United States: SEC Releases Risk Alert And FAQs On Customer Sales Of Securities

On October 9, 2014, the United States Securities and Exchange Commission (the "SEC") announced an enforcement action against certain brokerage subsidiaries of E*TRADE Financial Corporation for failing in their gatekeeper roles and improperly selling unregistered penny stocks on behalf of their customers. The SEC found that E*TRADE Securities and G1 Execution Services (formerly, E*TRADE Capital Markets) sold billions of penny stock shares on behalf of customers, ignoring red flags that the offerings did not satisfy an exemption from the registration requirements of United States federal securities laws. Those broker-dealers agreed to settle the SEC's charges by paying more than U.S. $1.5 million in disgorgement and prejudgment interest from commissions they had earned on the improper sales plus a combined penalty of U.S.$1 million. In a targeted sweep of 22 broker-dealers, the SEC has uncovered deficiencies, including the following:

  • insufficient policies and procedures for monitoring and identifying red flags in customer-initiated sales;
  • inadequate controls for evaluating how customers acquired the securities and whether the securities could be lawfully resold without registration; and
  • failure to file suspicious activity reports (as required by the United States Bank Secrecy Act) upon encountering suspicious or unusual activity in connection with customers' sales of penny stocks.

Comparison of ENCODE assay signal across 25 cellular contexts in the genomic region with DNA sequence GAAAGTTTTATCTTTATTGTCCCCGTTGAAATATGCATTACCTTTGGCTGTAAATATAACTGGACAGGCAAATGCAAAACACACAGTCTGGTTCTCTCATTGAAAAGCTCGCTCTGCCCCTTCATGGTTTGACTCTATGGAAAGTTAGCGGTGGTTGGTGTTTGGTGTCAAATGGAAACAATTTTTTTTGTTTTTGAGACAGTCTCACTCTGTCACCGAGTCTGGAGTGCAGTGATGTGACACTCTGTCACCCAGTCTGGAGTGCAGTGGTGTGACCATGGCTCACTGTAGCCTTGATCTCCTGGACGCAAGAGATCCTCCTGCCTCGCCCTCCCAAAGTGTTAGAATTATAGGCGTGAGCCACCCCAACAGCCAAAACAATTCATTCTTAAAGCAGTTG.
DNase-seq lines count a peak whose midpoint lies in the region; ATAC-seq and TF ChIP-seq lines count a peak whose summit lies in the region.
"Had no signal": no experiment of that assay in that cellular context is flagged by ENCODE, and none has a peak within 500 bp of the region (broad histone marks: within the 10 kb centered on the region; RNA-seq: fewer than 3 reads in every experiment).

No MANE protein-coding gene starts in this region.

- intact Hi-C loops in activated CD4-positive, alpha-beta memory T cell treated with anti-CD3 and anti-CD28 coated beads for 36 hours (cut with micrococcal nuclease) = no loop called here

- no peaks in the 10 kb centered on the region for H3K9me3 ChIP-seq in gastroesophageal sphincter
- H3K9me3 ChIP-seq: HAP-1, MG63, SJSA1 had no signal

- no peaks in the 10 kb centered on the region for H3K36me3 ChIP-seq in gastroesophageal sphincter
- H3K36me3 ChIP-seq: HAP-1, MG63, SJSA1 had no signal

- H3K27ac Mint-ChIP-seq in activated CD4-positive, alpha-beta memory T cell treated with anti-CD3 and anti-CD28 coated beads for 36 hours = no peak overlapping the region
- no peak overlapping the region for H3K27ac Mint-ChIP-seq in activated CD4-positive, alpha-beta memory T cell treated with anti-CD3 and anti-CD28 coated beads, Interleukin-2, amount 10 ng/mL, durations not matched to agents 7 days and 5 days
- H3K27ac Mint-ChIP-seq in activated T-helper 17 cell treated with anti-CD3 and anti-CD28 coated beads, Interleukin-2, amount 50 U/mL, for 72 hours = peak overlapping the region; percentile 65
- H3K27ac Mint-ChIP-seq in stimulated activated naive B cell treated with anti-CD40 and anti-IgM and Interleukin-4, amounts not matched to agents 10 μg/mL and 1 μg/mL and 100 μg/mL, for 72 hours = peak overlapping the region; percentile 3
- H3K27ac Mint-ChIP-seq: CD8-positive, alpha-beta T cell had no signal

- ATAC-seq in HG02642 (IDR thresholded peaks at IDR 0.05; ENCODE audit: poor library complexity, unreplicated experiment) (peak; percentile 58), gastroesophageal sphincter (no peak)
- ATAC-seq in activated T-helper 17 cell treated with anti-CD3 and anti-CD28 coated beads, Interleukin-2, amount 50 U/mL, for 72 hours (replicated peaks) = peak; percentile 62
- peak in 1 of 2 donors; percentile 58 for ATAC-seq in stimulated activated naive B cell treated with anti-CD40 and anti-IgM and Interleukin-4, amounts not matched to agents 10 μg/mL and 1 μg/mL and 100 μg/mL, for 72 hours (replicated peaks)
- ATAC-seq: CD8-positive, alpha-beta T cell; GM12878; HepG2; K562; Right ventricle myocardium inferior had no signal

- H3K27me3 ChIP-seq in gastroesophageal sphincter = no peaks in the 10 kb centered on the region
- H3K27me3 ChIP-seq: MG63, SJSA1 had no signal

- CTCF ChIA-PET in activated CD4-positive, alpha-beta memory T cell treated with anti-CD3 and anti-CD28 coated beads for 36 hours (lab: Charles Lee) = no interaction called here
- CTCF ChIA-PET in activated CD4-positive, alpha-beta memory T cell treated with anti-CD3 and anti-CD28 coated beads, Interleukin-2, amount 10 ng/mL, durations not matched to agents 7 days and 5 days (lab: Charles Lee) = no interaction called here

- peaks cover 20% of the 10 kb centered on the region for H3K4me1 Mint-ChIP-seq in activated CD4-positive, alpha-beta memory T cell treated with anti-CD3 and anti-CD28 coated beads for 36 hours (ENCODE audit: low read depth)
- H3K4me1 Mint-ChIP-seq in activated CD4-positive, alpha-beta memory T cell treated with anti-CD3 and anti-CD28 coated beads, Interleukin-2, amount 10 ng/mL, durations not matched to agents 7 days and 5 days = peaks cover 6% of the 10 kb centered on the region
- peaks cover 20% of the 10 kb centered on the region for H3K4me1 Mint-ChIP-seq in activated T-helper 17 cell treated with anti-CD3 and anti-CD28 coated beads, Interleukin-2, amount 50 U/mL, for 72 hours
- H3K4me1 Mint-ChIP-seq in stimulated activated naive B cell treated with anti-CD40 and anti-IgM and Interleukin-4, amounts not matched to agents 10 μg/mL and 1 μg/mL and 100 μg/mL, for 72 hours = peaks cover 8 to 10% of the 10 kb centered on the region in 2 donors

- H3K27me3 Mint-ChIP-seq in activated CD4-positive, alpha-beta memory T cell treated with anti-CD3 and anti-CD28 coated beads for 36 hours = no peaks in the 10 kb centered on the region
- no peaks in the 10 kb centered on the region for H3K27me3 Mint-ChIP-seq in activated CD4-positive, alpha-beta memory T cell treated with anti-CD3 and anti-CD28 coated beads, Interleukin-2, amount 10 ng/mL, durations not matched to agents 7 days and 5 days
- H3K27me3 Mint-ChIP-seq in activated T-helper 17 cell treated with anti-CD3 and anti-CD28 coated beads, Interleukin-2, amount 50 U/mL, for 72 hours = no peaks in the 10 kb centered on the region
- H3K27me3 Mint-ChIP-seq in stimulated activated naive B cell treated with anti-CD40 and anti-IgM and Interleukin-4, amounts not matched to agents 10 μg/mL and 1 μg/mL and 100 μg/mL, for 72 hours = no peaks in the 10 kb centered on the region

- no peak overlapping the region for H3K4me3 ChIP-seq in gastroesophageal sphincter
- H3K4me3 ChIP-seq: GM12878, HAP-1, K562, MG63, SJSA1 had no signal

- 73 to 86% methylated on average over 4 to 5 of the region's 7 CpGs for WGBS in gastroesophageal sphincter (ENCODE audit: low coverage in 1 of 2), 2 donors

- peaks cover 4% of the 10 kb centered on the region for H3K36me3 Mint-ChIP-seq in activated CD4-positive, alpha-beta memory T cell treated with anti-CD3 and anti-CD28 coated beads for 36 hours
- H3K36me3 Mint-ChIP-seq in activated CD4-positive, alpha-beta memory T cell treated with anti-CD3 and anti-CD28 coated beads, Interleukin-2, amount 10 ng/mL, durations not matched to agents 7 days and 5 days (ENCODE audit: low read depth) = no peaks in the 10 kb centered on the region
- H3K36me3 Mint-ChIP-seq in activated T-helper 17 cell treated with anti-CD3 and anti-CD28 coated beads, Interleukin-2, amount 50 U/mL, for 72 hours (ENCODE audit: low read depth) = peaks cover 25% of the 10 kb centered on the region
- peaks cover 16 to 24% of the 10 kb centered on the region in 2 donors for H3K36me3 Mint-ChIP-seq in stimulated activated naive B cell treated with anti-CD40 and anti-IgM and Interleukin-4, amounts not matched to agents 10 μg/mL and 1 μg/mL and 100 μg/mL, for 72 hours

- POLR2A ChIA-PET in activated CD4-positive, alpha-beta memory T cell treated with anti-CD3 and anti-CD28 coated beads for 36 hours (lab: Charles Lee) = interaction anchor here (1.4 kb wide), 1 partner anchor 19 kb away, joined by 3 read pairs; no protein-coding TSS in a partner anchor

The SEC also published on October 9, 2014, a Risk Alert and FAQs reminding broker-dealers of their obligations when engaging in unregistered transactions on behalf of customers.

Requirement for Registration or Exemption

Sections 5(a) and 5(c) of the United States Securities Act of 1933, as amended (the "U.S. Securities Act"), generally require all offers and sales of securities to be registered with the SEC unless those offers and sales qualify for an exemption. Section 4(a)(4) of the U.S. Securities Act exempts broker-dealers' transactions on any exchange or in the over-the-counter market but not the solicitation of such orders (i.e., unsolicited orders of customers) ("Section 4(a)(4) Exemption"); however, the Section 4(a)(4) Exemption is not available if the broker-dealer "knows or has reasonable grounds to believe that the selling customer's part of the transaction is not exempt from Section 5" of the U.S. Securities Act.1 A broker-dealer may rely on the Section 4(a)(4) Exemption if, after reasonable inquiry, the broker-dealer is not aware of circumstances indicating that the offer or sale of securities on behalf of its customer would violate Section 5 of the U.S. Securities Act, such as when the customer is an underwriter with respect to the securities or the transaction would be part of a distribution of securities of the issuer.2

Reasonable Inquiry of the Customer and Transaction

As discussed above, before relying on the Section 4(a)(4) Exemption, a broker-dealer must conduct a "reasonable inquiry" into the facts relating to a proposed unregistered sale of securities to form reasonable grounds for believing that the customer's sale is exempt from registration. The Risk Alert and the FAQs indicate that a broker-dealer cannot presume the sale is exempt from registration simply because (i) the security is accepted by the Depository Trust Company or a clearing firm or transfer agent raises no objections to the sales, or (ii) the security is delivered into an account of a customer without a restrictive legend in electronic form.